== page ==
A couple of days ago, I picked up a book that assisted me in recovering from Parkinson’s. I thought maybe the lessons would have a different impact on me now. The book is Not Always So, by Shunryu Suzuki. This morning, I read a passage that really hit home.
Suzuki explains that, “A tiger catches a mouse with his whole strength. A tiger does not ignore or slight any small animal. The way he catches a mouse and the way he catches and devours a cow are the same. But usually, although you have many problems, you think they are minor, so you do not think it is necessary to exert yourself.” p. 21. By way of example, he states, “If you know something is wrong with your car, stop your car immediately and work on it. But usually we don’t. ‘Oh, this is a minor problem for my car. It is still running. Let’s go.’ This is not our [Zen] way. Even though we can keep driving, we should take care of our car very carefully. If you push your car to the limit, the problems are constantly working on your car, until finally it stops. Now it may be too late to fix it, and it will require a lot more energy.” p. 24.
This was Parkinson’s disease for me. In February of 2009, I had a minor pain in my left arm and was unable to squeeze a gas pump. Minor problem…easy solution…ignore the problem and use your other hand. The pain intensified when I lifted the water pitcher…easy solution…ignore the problem and use your other hand. In March of 2009, I periodically dropped something I had picked up with my left hand…easy solution…ignore the problem and use your other hand. In April 2009, I had pain in my arms as I did my morning Qigong. Minor problem…easy solution…stop doing Qigong. None of these minor problems improved. In September of 2009, internal tremors began, and within a couple days after that, I could not bring a utensil to my mouth, walk up the stairs without holding on, or get out of a chair without using my arms which hurt from the exertion of having to use them.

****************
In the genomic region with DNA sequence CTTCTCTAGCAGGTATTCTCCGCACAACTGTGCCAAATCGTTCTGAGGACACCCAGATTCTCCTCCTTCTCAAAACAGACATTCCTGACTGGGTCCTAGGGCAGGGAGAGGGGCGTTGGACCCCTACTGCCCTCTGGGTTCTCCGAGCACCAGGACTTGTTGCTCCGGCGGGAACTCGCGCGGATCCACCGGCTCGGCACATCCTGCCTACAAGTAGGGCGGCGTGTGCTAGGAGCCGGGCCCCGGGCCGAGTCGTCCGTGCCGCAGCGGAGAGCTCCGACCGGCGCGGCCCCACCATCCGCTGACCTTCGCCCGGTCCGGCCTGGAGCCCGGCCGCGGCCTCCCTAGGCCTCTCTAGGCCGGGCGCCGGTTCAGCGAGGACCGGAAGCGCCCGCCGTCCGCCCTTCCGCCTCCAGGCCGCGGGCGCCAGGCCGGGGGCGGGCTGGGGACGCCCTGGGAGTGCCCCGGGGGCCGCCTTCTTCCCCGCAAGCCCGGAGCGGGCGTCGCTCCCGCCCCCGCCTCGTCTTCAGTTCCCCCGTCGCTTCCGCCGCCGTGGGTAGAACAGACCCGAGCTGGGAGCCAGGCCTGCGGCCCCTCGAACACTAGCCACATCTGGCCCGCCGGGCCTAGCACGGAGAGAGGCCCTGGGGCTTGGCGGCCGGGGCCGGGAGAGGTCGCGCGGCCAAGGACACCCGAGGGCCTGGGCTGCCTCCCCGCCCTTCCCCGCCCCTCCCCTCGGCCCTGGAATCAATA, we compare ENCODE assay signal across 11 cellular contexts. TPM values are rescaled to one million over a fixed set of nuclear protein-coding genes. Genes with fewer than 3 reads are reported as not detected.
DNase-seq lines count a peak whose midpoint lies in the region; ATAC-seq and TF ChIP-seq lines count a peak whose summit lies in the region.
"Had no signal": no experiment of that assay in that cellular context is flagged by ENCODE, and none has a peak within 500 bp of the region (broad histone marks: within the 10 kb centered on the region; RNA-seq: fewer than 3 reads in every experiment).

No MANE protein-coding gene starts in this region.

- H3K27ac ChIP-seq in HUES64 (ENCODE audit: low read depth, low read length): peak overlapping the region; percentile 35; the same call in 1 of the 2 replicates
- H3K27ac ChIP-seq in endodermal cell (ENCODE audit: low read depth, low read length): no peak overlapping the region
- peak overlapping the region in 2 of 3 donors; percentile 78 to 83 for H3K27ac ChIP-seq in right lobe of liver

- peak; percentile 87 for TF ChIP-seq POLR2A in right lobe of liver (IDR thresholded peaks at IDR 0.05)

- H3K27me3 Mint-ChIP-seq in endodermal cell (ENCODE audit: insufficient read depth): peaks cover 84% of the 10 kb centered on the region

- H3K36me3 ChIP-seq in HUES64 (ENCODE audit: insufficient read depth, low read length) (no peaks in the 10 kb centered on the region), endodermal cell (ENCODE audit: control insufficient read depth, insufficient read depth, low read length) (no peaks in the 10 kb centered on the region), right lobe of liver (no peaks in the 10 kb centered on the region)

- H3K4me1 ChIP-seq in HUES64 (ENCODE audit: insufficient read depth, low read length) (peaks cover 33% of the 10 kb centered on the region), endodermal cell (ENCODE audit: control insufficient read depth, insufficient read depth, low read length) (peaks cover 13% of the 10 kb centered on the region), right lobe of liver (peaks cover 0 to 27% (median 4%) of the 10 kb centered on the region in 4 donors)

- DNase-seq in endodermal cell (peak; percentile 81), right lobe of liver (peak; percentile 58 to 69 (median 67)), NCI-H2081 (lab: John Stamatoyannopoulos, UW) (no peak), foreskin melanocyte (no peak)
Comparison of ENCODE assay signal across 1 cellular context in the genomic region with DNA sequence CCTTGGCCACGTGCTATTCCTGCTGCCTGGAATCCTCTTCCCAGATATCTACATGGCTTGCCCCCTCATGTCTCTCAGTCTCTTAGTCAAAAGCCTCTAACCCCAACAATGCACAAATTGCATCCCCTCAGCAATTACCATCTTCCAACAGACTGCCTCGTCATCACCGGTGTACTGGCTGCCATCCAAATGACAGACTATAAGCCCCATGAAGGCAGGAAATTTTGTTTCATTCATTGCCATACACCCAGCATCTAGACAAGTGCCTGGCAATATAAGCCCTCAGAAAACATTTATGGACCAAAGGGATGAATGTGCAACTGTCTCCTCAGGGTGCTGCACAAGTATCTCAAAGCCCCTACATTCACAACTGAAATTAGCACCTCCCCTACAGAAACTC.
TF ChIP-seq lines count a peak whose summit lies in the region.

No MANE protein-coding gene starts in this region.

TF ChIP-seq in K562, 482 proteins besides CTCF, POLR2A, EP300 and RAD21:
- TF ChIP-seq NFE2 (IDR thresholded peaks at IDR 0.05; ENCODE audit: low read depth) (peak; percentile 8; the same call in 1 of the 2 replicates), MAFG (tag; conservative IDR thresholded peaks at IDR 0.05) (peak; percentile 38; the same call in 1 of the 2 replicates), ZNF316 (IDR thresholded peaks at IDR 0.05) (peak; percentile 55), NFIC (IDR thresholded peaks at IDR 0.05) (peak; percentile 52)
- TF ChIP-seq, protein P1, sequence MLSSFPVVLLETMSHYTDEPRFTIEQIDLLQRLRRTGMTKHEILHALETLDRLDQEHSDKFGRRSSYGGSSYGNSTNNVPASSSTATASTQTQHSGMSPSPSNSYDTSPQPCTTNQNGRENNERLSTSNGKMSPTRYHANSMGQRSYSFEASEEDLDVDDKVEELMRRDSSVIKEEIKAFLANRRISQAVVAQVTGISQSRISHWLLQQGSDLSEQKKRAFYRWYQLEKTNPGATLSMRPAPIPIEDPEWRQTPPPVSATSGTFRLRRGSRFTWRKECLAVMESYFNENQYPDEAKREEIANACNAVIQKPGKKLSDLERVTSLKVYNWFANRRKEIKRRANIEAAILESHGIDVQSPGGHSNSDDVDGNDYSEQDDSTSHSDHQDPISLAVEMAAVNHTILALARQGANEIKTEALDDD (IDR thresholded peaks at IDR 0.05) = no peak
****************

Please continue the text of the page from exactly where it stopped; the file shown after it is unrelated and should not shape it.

Looking at Suzuki’s words this morning sent a chill through my body: “If you push your car to the limit, the problems are constantly working on your car, until finally it stops. Now it may be too late to fix it, and it will require a lot more energy.” According to the experts, by the time those major Parkinson’s symptoms appeared, 60-80% of the neurons controlling my motor skills were dead. As we know, apparently I was not “too late to fix,” but it did require a lot more energy…and Parkinson’s steals your energy. It is part of why I adopted a “less is more” philosophy to conserve my energy to fight the disease.
In fighting Parkinson’s, I learned to listen to my body and follow what it told me. I had ignored all the signs my body so graciously had provided me, and I paid dearly for ignoring these “minor problems.” I do not like going to the doctor any more than I like taking my car to the shop. In both cases for the same reasons: 1. It is an acknowledgment that something is wrong that I cannot fix; and 2. It probably is going to cost me more money than is in my budget to take care of it. How foolish of me.
I hope you can learn from Suzuki’s wisdom and my mistakes.
All my best,